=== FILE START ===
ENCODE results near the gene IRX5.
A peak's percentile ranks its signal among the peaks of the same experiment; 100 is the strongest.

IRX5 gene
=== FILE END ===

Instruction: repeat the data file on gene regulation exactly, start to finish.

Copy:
ENCODE results near the gene IRX5.
A peak's percentile ranks its signal among the peaks of the same experiment; 100 is the strongest.

IRX5 gene